In Article 10 (2) of the country’s criminal code, also known as “Sim Sin Mi Yak”, it’s stated that a court can reduce a sentence when a person “who, because of mental disorder, is unable to make discriminations or to control one’s will”. Further, the law “Joo Chi Gam Hyung” states that “substance abuse” impairs a person’s mental state.

The court explained to the public that they believe alcohol had put the man into a temporary psychosis, making it impossible for him to control himself.

In plenty of other sexual assault cases, the court also factors in whether the perpetrator made a credible apology demonstrating remorse and an apology to never repeat such an act.

Another common excuse, often used worldwide, is that such a harsh sentence would ruin a promising young man’s future, and therefore he is deserving of a lighter sentence.

Not that any of these truly hold weight to a society forced to live beside these people, much less the victims who might never recover.

The only evidence that this slap-on-the-wrist sentencing is subject to change is the case of Cho Joo-Bin.

Especially in the case of Cho, who, according to his inmates in local interviews, remains violent.

Additionally, the lack of care to consider victims’ opinions is another arguing point.

“The Korean legal system should care more about victims’ opinions. Where was the victim’s voice when the court ruled 12 years in prison for Cho Do Soon?” said Jung Seung-yoon, a law professor at the Pusan National University, to BBC News.

Cho’s case originally prompted nationwide debate, and even led to an amendment of the law to make it more difficult for drunkenness to be used as defense in court.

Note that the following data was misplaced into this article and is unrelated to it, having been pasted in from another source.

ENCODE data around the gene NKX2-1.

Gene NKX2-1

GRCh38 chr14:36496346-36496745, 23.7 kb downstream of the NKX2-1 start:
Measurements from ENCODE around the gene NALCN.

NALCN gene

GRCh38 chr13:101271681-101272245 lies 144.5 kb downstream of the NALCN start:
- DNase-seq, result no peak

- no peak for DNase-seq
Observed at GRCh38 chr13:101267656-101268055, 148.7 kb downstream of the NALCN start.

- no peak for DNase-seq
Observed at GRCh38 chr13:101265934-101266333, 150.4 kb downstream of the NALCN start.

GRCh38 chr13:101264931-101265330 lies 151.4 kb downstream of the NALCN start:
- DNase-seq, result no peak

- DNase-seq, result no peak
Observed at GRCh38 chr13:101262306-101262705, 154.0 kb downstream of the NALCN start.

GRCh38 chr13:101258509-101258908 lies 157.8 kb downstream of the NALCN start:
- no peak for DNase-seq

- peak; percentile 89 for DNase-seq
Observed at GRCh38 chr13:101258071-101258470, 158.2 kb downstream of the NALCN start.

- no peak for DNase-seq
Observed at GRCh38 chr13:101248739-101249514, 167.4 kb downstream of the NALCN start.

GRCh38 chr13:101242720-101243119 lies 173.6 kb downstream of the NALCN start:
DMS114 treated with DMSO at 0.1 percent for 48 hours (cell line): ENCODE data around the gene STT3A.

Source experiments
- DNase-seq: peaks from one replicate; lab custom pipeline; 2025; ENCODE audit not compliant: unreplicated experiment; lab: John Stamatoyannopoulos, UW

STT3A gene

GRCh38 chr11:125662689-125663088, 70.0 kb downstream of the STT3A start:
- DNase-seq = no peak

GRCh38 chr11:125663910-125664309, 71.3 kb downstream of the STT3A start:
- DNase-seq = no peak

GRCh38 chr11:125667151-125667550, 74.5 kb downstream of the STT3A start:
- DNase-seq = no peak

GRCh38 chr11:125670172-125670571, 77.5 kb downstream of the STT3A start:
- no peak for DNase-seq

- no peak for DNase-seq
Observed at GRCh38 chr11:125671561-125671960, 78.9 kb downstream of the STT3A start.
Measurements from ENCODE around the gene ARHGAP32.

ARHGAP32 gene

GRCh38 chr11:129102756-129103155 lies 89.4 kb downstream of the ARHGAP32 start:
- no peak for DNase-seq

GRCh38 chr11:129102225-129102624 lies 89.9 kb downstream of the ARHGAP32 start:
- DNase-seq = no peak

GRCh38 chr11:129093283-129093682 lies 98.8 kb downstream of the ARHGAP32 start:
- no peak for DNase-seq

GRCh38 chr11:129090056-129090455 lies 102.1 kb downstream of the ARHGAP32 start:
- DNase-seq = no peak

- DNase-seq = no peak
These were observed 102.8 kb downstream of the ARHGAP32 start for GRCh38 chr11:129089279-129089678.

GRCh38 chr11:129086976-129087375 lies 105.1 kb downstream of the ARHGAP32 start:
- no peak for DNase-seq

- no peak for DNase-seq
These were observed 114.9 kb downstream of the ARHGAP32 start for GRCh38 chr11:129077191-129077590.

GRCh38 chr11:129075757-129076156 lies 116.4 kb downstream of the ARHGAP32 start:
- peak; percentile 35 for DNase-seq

However, this judgement is at the court’s discretion.

In October 2019, a 26-year-old male had his sentence reduced from three years in prison to four years of probation for sexually assaulting a college student due to his defense arguing he was drunk at the time.

In the context of South Korea’s leniency on sex crimes in general, in April 2020 a 24-year-old man named Son Jong-woo was released just after 18 months in jail for running the world’s largest dark net child pornography website. The US Justice Department’s request to extradite him was denied in July.

The only evidence that this slap-on-the-wrist sentencing is subject to change is the case of Cho Joo-Bin.

In November, Cho was sentenced to 40 years for operating the infamous “Nth rooms,” a network of underground online chatrooms that trafficked images of child rape and sexual exploitation.

While much less than the life sentence prosecutors sought after for the 25-year-old sadist—whose millions won in cryptocurrency tormented over 76 people, including 16 who were underage—it’s progress.

Even still, majority of the credit goes not to the courts, but to the women’s groups and other civic organizations who placed pressure on them.

Regardless, hope must be held that South Korea is aspiring to be safer and fairer than once upon a time.